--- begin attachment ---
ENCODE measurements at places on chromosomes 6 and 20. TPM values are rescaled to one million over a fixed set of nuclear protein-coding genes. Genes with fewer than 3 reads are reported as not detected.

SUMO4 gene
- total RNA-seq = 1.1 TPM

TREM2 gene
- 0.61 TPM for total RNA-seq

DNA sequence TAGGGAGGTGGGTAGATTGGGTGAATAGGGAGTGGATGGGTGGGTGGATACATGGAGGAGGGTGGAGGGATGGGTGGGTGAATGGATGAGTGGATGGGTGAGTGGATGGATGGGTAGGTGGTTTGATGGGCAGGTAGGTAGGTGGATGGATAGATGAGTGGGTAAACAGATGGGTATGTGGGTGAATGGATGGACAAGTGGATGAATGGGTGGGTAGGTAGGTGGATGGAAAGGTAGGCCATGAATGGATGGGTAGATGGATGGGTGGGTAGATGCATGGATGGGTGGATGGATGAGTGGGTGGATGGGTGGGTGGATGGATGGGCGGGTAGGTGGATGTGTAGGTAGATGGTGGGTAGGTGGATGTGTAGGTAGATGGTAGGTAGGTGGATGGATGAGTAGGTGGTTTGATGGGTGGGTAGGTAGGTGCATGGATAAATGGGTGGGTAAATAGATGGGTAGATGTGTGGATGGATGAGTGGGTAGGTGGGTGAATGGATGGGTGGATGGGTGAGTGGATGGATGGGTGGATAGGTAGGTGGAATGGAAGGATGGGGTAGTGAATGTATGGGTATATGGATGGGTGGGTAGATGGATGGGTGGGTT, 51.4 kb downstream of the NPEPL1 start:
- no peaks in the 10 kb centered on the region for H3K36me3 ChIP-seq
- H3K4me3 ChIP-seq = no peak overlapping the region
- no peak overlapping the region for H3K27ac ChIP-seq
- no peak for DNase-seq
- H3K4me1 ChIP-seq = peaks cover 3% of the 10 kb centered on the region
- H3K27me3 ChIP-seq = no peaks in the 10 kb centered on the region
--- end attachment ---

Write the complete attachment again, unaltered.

ENCODE measurements at places on chromosomes 6 and 20. TPM values are rescaled to one million over a fixed set of nuclear protein-coding genes. Genes with fewer than 3 reads are reported as not detected.

SUMO4 gene
- total RNA-seq = 1.1 TPM

TREM2 gene
- 0.61 TPM for total RNA-seq

DNA sequence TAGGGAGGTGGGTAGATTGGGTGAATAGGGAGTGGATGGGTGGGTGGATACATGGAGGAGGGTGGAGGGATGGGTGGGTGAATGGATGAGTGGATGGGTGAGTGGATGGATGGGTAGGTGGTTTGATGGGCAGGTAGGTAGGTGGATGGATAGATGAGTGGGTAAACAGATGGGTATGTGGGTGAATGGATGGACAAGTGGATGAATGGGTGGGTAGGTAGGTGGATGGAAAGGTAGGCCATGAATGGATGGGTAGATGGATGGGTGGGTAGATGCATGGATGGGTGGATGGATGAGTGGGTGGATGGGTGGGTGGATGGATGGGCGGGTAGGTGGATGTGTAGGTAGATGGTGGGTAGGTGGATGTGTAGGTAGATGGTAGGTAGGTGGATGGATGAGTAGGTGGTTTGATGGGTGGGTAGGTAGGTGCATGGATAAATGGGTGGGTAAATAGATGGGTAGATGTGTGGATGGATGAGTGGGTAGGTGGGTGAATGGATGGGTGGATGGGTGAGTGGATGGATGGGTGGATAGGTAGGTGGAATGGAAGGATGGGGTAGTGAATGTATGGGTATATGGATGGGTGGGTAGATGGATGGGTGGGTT, 51.4 kb downstream of the NPEPL1 start:
- no peaks in the 10 kb centered on the region for H3K36me3 ChIP-seq
- H3K4me3 ChIP-seq = no peak overlapping the region
- no peak overlapping the region for H3K27ac ChIP-seq
- no peak for DNase-seq
- H3K4me1 ChIP-seq = peaks cover 3% of the 10 kb centered on the region
- H3K27me3 ChIP-seq = no peaks in the 10 kb centered on the region